Joseph: I wish I could take credit for Xcrawl, but the genius behind it is my friend Brendan LaSalle. Xcrawl has the best kind of origin story for an RPG: Brendan created the concept as part of his ongoing D&D campaign, more than a decade ago, and the published game is actually the outgrowth of his personal style of play. Xcrawl has built a dedicated fan base and we have no intention of letting them down. My next major project after DCC RPG is Maximum Xcrawl, which is Brendan’s next-generation vision for the game. This will be a Pathfinder-powered version of Xcrawl that streamlines the whole game from start to finish. Brendan has been play testing the Pathfinder version for about two years and submitted the final manuscript to me recently. It’s looking very strong and I think it will be a big hit. Of course I have to get DCC RPG put to bed first, so it will be a year or so before gaming fans get to see Maximum Xcrawl, but it’s something to look forward to and I believe it will be very popular.

Interview with Goodman Games – Part 1: About the DCCs

März 4, 2012

First part of our Interview with Joseph Goodman and Harley Stroh. Second part and German version will follow shortly.

Argamae: Was there a specific reason for making the Dungeon Crawl Classics line? You count among the forerunners of the OSR (old school renaissance) or would you disagree?

Harley: This is one for Joseph. He began the original DCC line before my hiring with the company.)

Joseph: When I published Dungeon Crawl Classics #1: Idylls of the Rat King in 2003, it was one of the only products available – whether commercial or amateur – that could be described as “old school.” As sales took off for the DCC line, it became clear to me that there was a market for a subject I am interested in, which was a specific sort of nostalgic dungeon crawl experience. Five years later, Grognardia first came online, and the OSR began to build solid momentum just as 4E was also being launched. I’m sure I wasn’t the only renaissance gamer excited to find like-minded compatriots in the OSR blogosphere. As I transitioned Goodman Games to publish more 4E modules, I found myself continually interested by projects related to a simpler, faster game experience than what 4E offers. I was also diving deep into Appendix N, and had decided to read every book in the bibliography. Alongside all of these events was my continuing interest in the aesthetics of early D&D and the books of Appendix N – not just the great artists of TSR, who we’re all familiar with, but the generations before them, such as the covers for Weird Tales, the art of Frank R. Paul and Virgil Finlay, and the look of the 1970’s magazines and comics that many of us associate (consciously or not) with our earliest D&D experiences. DCC RPG is a confluence of all these events: the success of the DCC line, the burgeoning market for retro-style products, the gathering momentum of the OSR, my personal interest in a simpler form of D&D, my desire to create a gaming experience that expresses the spirit of adventure that I find in Appendix N, and my interest in a visual experience that conjures up the purest form of D&D reminiscences. In many ways, DCC RPG is the culmination of a journey that began for me nine years ago with the publication of DCC #1. I really feel like everything I have gone through over the last nine years has led me here, at least from a gaming perspective. DCC RPG is the game I’ve always wanted to play – and, in many ways, is the game I always have played, just under different names.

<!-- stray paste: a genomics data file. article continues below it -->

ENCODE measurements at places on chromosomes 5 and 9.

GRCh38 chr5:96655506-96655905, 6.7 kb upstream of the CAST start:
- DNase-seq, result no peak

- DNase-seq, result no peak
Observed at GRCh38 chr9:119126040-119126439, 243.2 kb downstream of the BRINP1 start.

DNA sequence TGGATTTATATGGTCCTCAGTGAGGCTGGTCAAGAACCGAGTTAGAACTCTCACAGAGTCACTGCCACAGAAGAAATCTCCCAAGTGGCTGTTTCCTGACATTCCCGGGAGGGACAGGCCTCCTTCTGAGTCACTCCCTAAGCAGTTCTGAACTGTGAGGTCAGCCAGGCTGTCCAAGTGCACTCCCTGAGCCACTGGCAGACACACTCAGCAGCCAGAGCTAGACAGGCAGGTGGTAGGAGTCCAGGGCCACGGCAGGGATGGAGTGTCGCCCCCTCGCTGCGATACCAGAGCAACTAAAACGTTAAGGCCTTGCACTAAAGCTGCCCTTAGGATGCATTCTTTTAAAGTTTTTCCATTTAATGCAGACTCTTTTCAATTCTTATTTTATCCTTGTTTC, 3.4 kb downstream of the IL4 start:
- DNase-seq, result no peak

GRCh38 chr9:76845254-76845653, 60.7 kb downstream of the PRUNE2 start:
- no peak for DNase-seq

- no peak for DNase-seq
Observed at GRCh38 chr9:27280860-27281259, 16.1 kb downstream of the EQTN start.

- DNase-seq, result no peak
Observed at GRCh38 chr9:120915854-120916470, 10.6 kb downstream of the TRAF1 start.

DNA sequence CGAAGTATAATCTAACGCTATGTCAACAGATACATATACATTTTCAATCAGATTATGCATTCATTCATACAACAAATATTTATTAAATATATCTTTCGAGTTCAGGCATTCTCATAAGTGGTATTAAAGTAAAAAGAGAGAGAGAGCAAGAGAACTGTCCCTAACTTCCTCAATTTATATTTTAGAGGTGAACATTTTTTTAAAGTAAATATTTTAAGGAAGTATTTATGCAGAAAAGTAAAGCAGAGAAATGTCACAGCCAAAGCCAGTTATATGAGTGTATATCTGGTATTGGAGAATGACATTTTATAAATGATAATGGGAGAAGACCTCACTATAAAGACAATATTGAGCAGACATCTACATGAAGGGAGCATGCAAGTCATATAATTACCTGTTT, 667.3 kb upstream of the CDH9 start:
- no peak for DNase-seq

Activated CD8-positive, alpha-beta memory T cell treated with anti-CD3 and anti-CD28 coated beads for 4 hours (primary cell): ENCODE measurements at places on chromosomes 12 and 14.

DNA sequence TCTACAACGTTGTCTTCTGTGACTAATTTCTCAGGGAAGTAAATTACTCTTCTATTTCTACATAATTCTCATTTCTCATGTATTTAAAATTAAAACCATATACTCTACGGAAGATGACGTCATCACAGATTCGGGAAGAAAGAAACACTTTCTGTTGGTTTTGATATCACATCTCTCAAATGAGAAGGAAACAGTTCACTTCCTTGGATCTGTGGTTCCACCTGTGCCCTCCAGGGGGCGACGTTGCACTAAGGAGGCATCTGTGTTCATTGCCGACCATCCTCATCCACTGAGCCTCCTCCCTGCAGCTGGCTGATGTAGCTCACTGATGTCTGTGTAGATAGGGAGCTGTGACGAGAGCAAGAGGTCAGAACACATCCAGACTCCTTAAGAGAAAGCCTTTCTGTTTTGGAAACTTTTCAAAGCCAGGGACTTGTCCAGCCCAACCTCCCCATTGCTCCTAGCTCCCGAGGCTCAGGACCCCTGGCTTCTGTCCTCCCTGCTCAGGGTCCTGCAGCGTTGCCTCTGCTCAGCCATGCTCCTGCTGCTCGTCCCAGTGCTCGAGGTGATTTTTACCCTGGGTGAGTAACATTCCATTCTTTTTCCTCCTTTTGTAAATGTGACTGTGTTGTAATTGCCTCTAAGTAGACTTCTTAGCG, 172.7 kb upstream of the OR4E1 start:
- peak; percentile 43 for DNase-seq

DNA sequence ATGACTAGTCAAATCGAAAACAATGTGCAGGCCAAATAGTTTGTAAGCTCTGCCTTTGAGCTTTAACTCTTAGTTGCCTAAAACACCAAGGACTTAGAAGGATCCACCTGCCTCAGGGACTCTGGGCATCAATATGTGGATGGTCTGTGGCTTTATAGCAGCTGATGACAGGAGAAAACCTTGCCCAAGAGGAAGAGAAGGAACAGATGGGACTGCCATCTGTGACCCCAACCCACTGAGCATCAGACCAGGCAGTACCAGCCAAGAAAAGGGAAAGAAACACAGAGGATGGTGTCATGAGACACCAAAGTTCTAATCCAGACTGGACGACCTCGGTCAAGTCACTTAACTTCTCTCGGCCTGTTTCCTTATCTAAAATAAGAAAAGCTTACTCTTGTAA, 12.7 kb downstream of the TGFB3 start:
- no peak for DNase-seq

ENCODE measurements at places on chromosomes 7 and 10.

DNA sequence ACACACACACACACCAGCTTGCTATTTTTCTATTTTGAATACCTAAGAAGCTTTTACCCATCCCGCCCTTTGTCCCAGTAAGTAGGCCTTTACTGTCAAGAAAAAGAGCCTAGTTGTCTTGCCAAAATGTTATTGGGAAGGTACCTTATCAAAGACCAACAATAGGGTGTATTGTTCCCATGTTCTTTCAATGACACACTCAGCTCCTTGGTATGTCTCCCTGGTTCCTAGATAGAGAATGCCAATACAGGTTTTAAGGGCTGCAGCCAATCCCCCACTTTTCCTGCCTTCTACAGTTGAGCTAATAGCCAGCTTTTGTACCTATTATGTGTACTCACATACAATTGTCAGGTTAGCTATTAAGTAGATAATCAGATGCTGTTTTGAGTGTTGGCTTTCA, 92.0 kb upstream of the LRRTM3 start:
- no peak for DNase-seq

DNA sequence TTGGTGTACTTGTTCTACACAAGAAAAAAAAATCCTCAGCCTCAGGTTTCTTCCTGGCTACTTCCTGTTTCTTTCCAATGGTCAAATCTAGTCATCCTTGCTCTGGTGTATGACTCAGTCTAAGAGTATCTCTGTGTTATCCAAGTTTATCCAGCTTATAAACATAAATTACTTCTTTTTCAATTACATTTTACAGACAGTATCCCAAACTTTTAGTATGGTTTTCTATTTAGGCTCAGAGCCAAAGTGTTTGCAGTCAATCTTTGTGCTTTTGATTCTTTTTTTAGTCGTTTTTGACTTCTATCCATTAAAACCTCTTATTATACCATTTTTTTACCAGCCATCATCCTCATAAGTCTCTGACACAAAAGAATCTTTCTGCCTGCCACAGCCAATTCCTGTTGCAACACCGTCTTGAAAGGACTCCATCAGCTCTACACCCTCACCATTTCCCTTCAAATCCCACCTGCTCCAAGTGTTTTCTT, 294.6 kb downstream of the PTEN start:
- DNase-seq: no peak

Argamae: What is your favourite DCC module?